Professor Laura Van Eerd shares her strong roots in agriculture and pragmatic advice to stay solutions-oriented.
By Stefanie Croley
Laura Van Eerd is well known for her cover crop research locally, nationally and internationally. As a professor at the University of Guelph Ridgetown Campus, Van Eerd teaches and conducts research on sustainable soil management in addition to working directly with farmers. Fruit and Vegetable editor Stephanie Gordon interviewed Van Eerd to discuss her career and what advice she would pass along.
Tell us about your background in agriculture.
I really enjoyed growing up on the farm and I would say that without that exposure to agriculture I don’t think I’d be here. That, and my enjoyment of the outdoors and trying to figure out how things work, in a scientific way, is where I’m coming from.
Interestingly enough, the home farm is 16 kilometers from Ridgetown campus. I went to elementary and high school in Ridgetown, and I even worked as a summer student at Ridgetown Campus. In those dog days of summer when you’re working at counting, and counting, and counting some more, I thought to myself, ‘One of these days I’m going to come back and be everyone’s boss.’ And that’s what I ended up doing. One of the things that I really enjoyed about agriculture was being outside and the unfortunate part is, as a researcher, I get less and less opportunities to do field work but when I do, I really enjoy it.
What’s been one challenge you’ve faced during your career?
The biggest challenge was my first year as a college professor. It was my first time teaching a full course; first time in my position as a college professor having to figure out my research program. We moved to Ridgetown and we didn’t have a house yet. And my first day on campus was the blackout of 2013 where all the electricity in Eastern Canada and parts of the States was out.
It was a pretty challenging time, but I survived. What I learned from it was do your best, keep your head down and work hard. In the end you get through it and you’re on the other side.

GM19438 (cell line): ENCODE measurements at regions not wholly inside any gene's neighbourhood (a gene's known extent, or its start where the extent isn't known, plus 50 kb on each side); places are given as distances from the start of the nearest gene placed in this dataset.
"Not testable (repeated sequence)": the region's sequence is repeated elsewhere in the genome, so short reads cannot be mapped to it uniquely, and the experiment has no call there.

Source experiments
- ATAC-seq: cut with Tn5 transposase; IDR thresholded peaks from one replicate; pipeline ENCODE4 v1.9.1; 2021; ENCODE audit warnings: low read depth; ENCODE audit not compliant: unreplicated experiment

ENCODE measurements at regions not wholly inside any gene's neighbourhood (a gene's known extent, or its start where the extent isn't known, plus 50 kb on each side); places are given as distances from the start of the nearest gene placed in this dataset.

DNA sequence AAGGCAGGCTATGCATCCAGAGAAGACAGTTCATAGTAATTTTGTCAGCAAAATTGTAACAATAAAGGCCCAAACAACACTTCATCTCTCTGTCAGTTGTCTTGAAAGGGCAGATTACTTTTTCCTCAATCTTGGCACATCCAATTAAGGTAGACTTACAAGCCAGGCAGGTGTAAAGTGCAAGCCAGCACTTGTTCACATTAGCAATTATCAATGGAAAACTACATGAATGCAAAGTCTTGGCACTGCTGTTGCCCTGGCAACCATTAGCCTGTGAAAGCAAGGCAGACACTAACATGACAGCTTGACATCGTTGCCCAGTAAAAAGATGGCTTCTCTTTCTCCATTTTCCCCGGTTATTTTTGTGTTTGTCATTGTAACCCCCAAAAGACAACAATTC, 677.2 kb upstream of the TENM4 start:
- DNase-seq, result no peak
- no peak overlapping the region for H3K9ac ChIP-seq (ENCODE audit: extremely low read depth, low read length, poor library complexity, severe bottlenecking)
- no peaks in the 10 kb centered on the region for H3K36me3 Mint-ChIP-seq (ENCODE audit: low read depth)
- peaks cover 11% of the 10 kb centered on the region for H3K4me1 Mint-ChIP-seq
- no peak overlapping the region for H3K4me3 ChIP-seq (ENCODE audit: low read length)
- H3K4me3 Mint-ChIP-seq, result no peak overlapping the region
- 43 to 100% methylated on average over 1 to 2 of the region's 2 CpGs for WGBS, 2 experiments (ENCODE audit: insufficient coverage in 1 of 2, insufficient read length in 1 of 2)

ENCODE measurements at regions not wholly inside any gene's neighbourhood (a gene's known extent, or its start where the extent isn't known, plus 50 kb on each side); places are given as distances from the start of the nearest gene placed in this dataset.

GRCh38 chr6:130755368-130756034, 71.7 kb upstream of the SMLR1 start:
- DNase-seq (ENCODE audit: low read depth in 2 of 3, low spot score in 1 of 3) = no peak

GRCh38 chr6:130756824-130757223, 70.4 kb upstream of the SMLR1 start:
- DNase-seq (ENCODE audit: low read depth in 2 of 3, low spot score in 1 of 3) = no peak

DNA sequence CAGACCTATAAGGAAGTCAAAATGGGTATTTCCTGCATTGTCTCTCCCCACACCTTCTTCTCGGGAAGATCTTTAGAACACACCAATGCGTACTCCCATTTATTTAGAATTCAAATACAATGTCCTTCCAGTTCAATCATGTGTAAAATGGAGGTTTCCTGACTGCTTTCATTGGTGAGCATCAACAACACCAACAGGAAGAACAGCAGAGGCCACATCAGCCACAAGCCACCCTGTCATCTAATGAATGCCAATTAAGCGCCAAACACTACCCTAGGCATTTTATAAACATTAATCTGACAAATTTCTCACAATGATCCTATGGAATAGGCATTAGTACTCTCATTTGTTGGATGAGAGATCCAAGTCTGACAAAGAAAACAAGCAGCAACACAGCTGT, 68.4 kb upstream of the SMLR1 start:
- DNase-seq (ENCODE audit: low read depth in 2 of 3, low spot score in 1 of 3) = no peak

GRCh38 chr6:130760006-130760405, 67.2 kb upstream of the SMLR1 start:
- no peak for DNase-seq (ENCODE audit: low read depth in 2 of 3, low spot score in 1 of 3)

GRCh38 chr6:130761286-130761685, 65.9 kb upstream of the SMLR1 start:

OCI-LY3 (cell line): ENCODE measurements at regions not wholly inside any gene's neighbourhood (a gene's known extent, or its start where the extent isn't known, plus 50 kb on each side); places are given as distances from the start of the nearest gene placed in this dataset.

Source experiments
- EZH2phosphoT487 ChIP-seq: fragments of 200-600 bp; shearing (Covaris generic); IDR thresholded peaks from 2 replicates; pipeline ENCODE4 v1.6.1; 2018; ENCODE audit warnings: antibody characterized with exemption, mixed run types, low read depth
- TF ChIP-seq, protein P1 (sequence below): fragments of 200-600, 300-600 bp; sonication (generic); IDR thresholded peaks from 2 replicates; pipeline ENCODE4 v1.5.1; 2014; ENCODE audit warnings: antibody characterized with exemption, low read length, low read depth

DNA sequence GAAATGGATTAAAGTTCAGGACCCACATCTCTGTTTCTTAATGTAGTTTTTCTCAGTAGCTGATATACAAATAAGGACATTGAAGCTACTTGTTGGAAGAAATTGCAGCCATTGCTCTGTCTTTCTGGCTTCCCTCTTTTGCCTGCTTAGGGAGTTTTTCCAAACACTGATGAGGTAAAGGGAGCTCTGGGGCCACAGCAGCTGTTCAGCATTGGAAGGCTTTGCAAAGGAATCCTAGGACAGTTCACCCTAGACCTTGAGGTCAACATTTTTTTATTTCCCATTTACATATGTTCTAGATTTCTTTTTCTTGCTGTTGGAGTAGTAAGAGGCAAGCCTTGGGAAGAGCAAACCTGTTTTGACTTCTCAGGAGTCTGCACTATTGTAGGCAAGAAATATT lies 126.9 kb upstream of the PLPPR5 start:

What’s the best piece of advice you’ve been given?
You can do whatever you put your mind to – and that was from my father. There’s other advice throughout my career. When I first started, my PhD advisor said ‘Don’t go to your boss with the problem, go to your boss with the problem and the solution.’ If you go to someone with the problem and solution, it’s more likely that you’re going to get that solution implemented.
If you could go back to the beginning of your career, what advice would you give your younger self?
I would say stop worrying. You got this. Because there’s a lot of worrying – especially at the beginning – and true for lots of people, and probably more women. I did a lot of that, especially when I first started. I think I would have enjoyed my earlier career days if I didn’t have that worry in the back of my mind. I was working really hard to calm down that worry and stress when I first began.
How would you like to see the agriculture industry change?
I would love to see rewards for environmental stewardship. That growers are compensated for the goods and services that their farm does to the environment. I think the public overlooks agriculture and sees it as a contributor to degradation. They do not see a contributor to cleaner water, filtered air, let alone the safest, most nutritious food that we’ve seen ever. My concern is that a lot of the general public are skeptical about science and skepticism prevents us from moving forward.